Tuesday, January 24, 2012

The Big GOP Debate Thread: Newt And Mitt

The two big stories from last night's Florida debate were Mitt on the attack, and Santorum and Ron Paul clearly being treated as also-rans.  The contest is now down to Gingrich vs. Romney.

Mitt Romney came ready to take on Newt Gingrich in Monday night’s debate. And for one moment at least he really seemed to throw over the Florida frontrunner in a conversation about lobbying.

Gingrich’s GOP opponents have attacked him for months now over the work he took on after leaving the House, accusing him of being a lobbyist. Gingrich has responded by saying he was just an extremely well-paid former politician companies hired to help them do business with active politicians.

Gingrich has tried to dance that dance for a while now, but during the debate Monday, he finally seemed to trip up.

Romney went after Gingrich hard on the topic, first dismissing Gingrich’s claim that he was a historian for Freddie Mac.

“They don’t pay people $25,000 a month for six years as historians,” Romney said, referring to the fees Gingrich’s consulting firm was paid by the mortgage giant. “They weren’t hiring you as a historian.”

Which is funny if you think about it.  Here's Mitt Romney, worth a quarter of a billion dollars, going after Newt for being on Freddie Mac's payroll, and Newt dropping back into indignation as a defense.

Meanwhile, we learned early this morning that Romney's tax rate last year wasn't 15%.  It was less than that.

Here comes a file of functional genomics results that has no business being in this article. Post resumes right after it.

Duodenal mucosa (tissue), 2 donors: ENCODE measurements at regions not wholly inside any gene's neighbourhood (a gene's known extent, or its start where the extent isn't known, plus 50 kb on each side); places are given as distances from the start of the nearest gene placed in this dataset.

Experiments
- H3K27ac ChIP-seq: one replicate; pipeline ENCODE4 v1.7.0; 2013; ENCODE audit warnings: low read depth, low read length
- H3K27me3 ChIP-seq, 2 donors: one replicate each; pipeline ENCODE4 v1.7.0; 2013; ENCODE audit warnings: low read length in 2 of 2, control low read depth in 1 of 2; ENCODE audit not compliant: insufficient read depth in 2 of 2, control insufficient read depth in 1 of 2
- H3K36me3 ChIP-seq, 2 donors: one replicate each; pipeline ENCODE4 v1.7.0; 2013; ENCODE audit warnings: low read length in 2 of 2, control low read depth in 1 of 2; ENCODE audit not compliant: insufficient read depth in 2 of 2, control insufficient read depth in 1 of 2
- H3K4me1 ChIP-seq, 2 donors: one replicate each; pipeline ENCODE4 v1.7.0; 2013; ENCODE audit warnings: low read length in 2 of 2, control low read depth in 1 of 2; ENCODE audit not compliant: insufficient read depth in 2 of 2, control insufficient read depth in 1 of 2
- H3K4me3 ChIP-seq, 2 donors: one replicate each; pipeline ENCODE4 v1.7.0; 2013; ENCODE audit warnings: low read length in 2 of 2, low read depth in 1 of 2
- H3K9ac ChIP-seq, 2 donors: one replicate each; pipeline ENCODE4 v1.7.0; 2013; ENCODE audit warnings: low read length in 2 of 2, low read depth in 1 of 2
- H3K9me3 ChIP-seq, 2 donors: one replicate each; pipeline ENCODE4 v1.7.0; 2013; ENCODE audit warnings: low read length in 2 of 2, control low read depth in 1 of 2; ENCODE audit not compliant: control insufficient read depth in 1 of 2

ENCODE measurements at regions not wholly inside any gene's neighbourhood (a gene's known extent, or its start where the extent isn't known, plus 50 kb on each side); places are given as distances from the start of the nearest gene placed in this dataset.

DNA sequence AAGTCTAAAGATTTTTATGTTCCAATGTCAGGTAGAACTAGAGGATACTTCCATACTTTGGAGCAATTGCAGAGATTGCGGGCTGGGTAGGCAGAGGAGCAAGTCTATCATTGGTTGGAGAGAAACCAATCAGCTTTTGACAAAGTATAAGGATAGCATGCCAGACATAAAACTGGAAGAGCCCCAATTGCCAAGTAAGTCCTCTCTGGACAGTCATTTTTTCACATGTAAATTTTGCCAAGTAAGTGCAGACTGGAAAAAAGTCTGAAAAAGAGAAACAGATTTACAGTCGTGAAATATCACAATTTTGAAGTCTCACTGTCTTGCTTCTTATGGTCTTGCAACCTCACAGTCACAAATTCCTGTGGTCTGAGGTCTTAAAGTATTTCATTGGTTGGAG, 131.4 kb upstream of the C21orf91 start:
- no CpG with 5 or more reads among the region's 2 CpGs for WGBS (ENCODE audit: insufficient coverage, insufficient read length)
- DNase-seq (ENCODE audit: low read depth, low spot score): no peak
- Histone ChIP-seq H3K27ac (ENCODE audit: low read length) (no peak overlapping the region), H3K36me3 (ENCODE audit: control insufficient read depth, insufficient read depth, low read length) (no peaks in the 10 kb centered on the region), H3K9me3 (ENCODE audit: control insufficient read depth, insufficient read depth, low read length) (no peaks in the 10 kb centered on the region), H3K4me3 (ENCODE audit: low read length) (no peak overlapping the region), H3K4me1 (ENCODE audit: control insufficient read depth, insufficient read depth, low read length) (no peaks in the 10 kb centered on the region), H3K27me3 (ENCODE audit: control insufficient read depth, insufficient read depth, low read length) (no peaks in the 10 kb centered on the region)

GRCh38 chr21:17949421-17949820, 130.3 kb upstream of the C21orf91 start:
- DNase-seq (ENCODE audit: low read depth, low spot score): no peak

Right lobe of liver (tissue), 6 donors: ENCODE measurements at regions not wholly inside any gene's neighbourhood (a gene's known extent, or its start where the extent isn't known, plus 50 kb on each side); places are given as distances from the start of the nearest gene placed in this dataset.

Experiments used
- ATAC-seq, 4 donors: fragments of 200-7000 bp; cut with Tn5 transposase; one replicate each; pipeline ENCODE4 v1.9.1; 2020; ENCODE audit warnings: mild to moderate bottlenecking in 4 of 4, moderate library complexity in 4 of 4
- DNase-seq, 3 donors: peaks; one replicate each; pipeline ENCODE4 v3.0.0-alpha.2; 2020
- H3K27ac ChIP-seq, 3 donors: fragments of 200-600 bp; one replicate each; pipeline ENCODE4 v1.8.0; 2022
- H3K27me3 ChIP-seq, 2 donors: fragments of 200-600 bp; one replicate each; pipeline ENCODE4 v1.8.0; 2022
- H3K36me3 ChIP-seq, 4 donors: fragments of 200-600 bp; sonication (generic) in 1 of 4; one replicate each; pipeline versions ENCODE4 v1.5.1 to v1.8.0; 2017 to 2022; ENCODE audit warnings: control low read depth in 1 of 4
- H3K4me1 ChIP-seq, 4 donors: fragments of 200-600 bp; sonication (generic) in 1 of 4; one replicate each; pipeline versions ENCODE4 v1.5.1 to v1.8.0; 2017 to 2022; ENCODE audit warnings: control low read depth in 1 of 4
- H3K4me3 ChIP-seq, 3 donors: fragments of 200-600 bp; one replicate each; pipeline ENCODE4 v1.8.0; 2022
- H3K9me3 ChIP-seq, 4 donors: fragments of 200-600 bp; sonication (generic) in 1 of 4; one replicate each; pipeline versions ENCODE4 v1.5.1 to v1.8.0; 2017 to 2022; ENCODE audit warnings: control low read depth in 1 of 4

Republican presidential candidate Mitt Romney released tax records on Tuesday indicating he will pay $6.2 million in taxes on a total of $42.5 million in income over the years 2010 and 2011.

Bowing to increasing political pressure to provide more detail about his vast wealth, the former private equity executive released tax returns indicating he and his wife, Ann, paid an effective tax rate of 13.9 percent in 2010. They expect to pay a 15.4 percent rate when they file their returns for 2011.

Romney's tax rate is below that of most wage-earning Americans because most of his income, as outlined in more than 500 pages of tax documents, flows from capital gains on investments.

Some 500 pages of  awesome capital gains, taxed at at lower rate than Americans who make 40 grand a year.  That's going to help him with the average American, right?

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